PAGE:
Jupiter and Saturn aligned again since the Middle Ages

Jupiter and Saturn aligned again since the Middle Ages
Fecha de publicación: 
21 December 2020
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Planets Jupiter and Saturn will appear aligned tonight, a phenomenon that according to astronomers only occurred earlier in the Middle Ages and is known as the Christmas Star.

Scientists say that although it will not be a real star, the two planets will certainly offer a brilliant glow in the night sky.

According to information from the BBC network, this fact was observed for the first time in the 13th century, and it became known as the 'great conjunction' of Jupiter and Saturn.

At night, both celestial bodies will be located in such a way that they will appear to form a double planet, explained the director of the Colombian Astronomy Network, Marino Guarín.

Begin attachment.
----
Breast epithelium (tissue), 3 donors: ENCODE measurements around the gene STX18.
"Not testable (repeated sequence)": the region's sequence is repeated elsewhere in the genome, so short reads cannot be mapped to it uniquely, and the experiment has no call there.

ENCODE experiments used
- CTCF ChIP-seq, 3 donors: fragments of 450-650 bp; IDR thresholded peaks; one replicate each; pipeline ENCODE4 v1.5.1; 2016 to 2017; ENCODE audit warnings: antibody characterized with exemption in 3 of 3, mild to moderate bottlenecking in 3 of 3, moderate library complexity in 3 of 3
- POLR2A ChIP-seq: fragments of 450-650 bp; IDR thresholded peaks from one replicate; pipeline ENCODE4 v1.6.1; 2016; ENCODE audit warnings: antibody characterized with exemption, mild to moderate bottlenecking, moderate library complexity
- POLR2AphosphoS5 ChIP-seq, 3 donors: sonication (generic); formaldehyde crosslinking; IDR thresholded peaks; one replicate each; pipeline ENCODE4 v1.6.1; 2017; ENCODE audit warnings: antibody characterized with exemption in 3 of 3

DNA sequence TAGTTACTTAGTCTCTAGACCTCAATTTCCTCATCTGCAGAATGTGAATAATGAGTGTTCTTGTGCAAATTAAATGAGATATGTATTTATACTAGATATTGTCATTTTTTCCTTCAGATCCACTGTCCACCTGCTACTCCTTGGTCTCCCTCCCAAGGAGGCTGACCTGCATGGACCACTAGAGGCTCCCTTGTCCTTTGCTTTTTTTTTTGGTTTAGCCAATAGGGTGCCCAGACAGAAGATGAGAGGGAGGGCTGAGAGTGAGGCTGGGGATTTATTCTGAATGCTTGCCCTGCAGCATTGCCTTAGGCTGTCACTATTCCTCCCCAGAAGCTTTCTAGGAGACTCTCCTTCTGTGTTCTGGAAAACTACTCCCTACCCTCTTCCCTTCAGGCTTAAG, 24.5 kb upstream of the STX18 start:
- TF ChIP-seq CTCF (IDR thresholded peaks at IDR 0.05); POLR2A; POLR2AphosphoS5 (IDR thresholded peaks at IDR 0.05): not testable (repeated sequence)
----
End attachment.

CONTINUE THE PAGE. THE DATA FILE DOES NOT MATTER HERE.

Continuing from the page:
Jupiter and Saturn are considered the 'kings of observation and their alignment is not something that normally occurs,' said the scientist.

He also pointed out that the process can be seen with the naked eye from Earth in places close to the Equator.

'It takes Earth a year to go around the Sun, Jupiter takes 12 years and Saturn takes 30; that means that the phenomenon does not occur regularly', he stressed.

He also detailed that, although the alignment of these two planets occurs approximately every two decades, the shape and luminosity in which they do so this year has not been recorded since the Middle Ages.

For his part, the astronomer at Rice University in Texas, United States, Patrick Hartigan, said the conjunction is exceptionally rare due to how close the two planets will be to each other.

The expert also stated that Jupiter and Saturn will not remain that way again, until March 15, 2080. After that, it will happen again after the year 2400.


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